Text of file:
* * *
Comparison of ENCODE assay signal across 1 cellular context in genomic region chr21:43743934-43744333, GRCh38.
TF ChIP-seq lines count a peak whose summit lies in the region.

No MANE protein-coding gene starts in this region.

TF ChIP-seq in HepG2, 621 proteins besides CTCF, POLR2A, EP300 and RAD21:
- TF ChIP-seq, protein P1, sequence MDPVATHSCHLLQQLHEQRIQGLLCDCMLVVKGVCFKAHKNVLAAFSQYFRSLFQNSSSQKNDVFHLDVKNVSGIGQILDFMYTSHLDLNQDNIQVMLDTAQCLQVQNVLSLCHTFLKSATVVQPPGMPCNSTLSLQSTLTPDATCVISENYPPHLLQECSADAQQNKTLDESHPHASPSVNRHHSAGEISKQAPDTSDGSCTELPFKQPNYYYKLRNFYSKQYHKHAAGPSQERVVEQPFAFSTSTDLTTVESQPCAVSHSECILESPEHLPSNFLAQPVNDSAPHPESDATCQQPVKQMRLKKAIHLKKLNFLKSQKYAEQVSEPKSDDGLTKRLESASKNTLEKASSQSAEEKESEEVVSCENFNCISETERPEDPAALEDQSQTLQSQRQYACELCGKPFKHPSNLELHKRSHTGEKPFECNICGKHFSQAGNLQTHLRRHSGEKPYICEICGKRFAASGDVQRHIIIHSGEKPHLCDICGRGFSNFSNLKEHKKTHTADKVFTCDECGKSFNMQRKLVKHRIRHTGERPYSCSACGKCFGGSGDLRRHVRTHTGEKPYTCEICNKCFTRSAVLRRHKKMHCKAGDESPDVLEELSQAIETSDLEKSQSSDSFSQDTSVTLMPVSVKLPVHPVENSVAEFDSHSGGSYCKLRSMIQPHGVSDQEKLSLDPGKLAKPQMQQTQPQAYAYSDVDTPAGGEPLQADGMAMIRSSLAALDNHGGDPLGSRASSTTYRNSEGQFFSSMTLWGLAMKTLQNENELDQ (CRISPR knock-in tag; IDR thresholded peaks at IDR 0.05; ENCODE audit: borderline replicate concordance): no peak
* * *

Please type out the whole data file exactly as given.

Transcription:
Comparison of ENCODE assay signal across 1 cellular context in genomic region chr21:43743934-43744333, GRCh38.
TF ChIP-seq lines count a peak whose summit lies in the region.

No MANE protein-coding gene starts in this region.

TF ChIP-seq in HepG2, 621 proteins besides CTCF, POLR2A, EP300 and RAD21:
- TF ChIP-seq, protein P1, sequence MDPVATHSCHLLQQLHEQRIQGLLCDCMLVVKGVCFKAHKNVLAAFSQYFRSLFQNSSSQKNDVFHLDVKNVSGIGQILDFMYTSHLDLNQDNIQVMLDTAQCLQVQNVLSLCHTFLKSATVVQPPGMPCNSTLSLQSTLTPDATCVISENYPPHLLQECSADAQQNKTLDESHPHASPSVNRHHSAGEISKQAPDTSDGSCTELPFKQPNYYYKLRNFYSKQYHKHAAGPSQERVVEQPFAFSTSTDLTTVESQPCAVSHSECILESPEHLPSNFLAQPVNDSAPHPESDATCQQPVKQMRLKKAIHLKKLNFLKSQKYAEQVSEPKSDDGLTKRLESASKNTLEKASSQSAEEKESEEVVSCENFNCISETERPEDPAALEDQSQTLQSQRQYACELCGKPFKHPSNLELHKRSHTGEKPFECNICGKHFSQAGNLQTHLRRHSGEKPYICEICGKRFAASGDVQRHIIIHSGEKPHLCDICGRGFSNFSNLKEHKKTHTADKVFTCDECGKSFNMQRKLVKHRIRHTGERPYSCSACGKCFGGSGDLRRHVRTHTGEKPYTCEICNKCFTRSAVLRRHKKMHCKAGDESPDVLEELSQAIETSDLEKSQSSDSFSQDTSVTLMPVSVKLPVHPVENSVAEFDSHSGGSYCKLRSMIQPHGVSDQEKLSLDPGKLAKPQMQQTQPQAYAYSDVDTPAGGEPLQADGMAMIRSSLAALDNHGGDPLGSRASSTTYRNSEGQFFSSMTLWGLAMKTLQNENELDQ (CRISPR knock-in tag; IDR thresholded peaks at IDR 0.05; ENCODE audit: borderline replicate concordance): no peak